Gary Dean of OnLevel UK explores the importance of daylighting in building design and the benefits of specifying glass clamps to help facilitate it
Ensuring your home, workplace or recreational space maximises the use of natural light is fast becoming an integral part of building design. The wellbeing benefits of natural light are compelling, from boosting your vitamin D, helping to ward off seasonal depression, and improving sleep, while natural sunlight boosts energy and strengthens organs. Natural sunlight is also economical and sustainable. By increasing a building’s exposure to the sun with effective design and space planning, it can create a cost-effective, light filled sustainable building.
At the end of 2018 the British Standard EN 17037:2018 was released. Relating to daylight in buildings, the standard encourages designers to assess daylit spaces in buildings and ensure they’re successful. It allows building designers and developers to focus on a building’s daylighting objectives, as well as tackle other issues related to daylight design, such as views out, protection against glare, and exposure to sunlight. The document gives information on how to use daylighting to provide lighting within interiors, and how to limit glare. It defines metrics to be used for the evaluation of daylighting conditions and gives principles of calculation and verification.
Fundamentally daylighting is the practice of efficient design; the positioning of windows, skylights, and reflective surfaces to allow the flow and capture of sunlight within a building, so that sunlight can provide effective internal lighting, reduce the use of artificial light and harness thermal capability to ensure energy savings.
As well as being perfect for creating daylit spaces, glass maximises efficiency due to its capacity to ‘trap’ sunlight for thermal gain. Furthermore, the structural benefits of glass provide building designers with the opportunity to create large expanses of sunlight-filled interiors and greater ability to capture and flow natural light in and around building spaces.
In addition to natural light in building design improving occupant wellbeing, it reduces artificial light and electricity use – which benefits both the building owner financially, and the wider environment.
Glass fixtures and fittings play a big part in ensuring effective daylighting in buildings, specifically glass balustrades and Juliet balconies. Frameless glass balustrades are particularly well suited due to the ‘all glass’ look and the minimal ‘frame’ (fixing channel). Likewise, more traditional glass clamp balustrading, commonly used upon staircases in atriums and hallways to maximise the flow of natural light to create light filled spaces.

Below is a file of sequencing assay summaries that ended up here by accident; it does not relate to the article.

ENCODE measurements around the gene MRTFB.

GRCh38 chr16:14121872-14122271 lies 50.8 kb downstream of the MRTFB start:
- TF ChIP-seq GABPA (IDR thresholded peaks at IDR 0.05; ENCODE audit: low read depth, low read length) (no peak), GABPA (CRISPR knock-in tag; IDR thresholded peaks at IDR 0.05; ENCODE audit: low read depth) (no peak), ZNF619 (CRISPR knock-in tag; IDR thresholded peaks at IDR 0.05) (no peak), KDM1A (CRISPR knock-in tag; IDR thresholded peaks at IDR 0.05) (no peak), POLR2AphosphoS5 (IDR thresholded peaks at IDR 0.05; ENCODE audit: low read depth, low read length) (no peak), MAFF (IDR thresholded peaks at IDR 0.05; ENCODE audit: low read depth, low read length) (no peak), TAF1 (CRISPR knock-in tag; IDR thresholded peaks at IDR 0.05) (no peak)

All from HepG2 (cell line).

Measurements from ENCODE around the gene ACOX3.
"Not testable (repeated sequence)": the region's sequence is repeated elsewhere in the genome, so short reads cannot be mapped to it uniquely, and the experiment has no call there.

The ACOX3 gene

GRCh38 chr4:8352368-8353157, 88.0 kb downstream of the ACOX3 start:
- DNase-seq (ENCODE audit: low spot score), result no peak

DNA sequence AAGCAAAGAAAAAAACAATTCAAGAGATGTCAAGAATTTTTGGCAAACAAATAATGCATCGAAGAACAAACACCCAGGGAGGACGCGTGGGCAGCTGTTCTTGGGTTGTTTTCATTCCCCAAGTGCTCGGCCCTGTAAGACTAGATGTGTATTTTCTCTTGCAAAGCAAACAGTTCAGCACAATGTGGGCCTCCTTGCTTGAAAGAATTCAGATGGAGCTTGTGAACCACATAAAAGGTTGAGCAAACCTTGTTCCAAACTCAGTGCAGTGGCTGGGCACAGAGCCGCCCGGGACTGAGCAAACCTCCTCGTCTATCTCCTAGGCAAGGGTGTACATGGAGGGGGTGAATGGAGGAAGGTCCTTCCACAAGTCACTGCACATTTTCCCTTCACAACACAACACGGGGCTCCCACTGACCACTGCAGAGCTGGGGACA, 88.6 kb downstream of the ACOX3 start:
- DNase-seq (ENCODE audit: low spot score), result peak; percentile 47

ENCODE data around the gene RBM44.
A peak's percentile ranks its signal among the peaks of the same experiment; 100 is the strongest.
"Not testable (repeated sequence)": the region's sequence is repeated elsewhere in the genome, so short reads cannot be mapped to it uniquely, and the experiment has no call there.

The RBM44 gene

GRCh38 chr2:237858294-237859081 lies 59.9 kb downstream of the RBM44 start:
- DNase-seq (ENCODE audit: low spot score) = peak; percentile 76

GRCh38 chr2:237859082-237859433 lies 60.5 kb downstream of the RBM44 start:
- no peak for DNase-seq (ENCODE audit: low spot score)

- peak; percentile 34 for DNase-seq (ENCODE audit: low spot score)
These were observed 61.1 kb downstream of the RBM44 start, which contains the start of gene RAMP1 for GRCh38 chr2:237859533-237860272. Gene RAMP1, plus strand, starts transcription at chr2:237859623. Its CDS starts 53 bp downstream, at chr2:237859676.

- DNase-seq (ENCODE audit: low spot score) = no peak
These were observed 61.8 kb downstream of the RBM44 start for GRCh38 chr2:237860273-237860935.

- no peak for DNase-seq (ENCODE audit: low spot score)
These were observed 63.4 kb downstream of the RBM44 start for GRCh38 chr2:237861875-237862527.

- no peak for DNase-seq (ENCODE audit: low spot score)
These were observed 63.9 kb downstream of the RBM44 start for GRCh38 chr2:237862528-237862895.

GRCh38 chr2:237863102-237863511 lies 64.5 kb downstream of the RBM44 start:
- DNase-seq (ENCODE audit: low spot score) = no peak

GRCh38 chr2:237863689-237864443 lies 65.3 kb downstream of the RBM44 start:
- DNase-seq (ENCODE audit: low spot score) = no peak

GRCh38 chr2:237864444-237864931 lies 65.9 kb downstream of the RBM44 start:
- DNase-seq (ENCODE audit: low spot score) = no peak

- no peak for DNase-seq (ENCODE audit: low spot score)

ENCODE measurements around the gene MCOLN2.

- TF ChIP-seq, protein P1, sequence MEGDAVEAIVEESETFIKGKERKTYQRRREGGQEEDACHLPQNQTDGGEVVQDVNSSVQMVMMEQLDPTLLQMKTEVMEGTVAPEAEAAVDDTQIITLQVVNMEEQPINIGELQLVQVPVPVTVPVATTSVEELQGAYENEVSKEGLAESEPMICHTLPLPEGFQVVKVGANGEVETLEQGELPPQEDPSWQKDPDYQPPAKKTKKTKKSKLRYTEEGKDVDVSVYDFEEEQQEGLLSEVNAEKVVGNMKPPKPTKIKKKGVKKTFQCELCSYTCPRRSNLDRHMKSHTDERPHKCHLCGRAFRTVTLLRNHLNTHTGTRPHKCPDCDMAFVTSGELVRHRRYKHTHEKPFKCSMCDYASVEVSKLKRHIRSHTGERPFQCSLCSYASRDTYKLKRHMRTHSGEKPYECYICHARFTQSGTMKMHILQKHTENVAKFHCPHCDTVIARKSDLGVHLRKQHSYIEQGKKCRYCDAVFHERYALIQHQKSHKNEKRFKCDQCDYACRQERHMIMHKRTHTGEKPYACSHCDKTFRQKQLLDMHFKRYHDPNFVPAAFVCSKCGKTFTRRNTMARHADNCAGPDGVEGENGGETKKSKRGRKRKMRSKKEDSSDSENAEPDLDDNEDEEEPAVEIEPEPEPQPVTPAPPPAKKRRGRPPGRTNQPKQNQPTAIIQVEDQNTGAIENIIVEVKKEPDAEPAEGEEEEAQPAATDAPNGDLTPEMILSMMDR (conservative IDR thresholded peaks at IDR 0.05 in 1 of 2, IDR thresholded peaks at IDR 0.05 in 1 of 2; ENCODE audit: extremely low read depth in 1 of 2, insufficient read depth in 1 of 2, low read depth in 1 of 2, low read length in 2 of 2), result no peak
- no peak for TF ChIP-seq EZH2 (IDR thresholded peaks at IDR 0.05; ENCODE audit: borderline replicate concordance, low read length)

The popularity of glass clamps in a changing marketplace
The growth in popularity of glass clamps has flourished in recent times due to the aesthetic benefits of glass and minimal hardware. Specifically, the sense of space, light and air that glass provides mean glass railings and balustrades are a common site in towns and cities across the UK.
There are many benefits to using a glass balustrade with glass clamps, including the visual benefits gained through the use of large panels of glass with clamps to create the ‘all glass’ look. A glass clamp balustrade can make any interior or exterior space look bright and airy.
Toughened glass and metal glass clamps are tremendously tough and durable. When used in combination to create balustrading, the end result is a safe and secure barrier or screening. British Standards 6180:2011 gives guidance and recommendations for the construction of railings and balustrades.
Important criteria include the material selection for the balustrades; the specified height that balustrades are to be constructed to, the various loadings that balustrades are meant to withstand, and the application or use of the balustrades and how this affects the design.
Additionally, glass clamp balustrades are very easy to clean and maintain. A simple lint-free cloth and a good glass cleaner is all you’ll need to keep your glass balustrade looking new.
The majority of the glass clamps on the market are similar in design, both mechanically and aesthetically. An L-shaped bracket that can be screwed into the post and base rail, and a double-sided rubber insert that holds the glass panel in place, with a plate to complete the clamp. The clamps are typically square, rectangular or rounded ‘D’ shape in style, with a flat or radius back depending on the profile of the surface the clamp is being fixed to.
OnLevel recently launched ‘Kronos’, which was developed to be the world’s first adjustable clamp. To complement a broad range of interior spaces and applications, the clamp is available in a range of finishes. Due to its ‘one piece’ design, the product provides a cost-effective alternative to traditional glass clamp design.
Gary Dean is managing director at OnLevel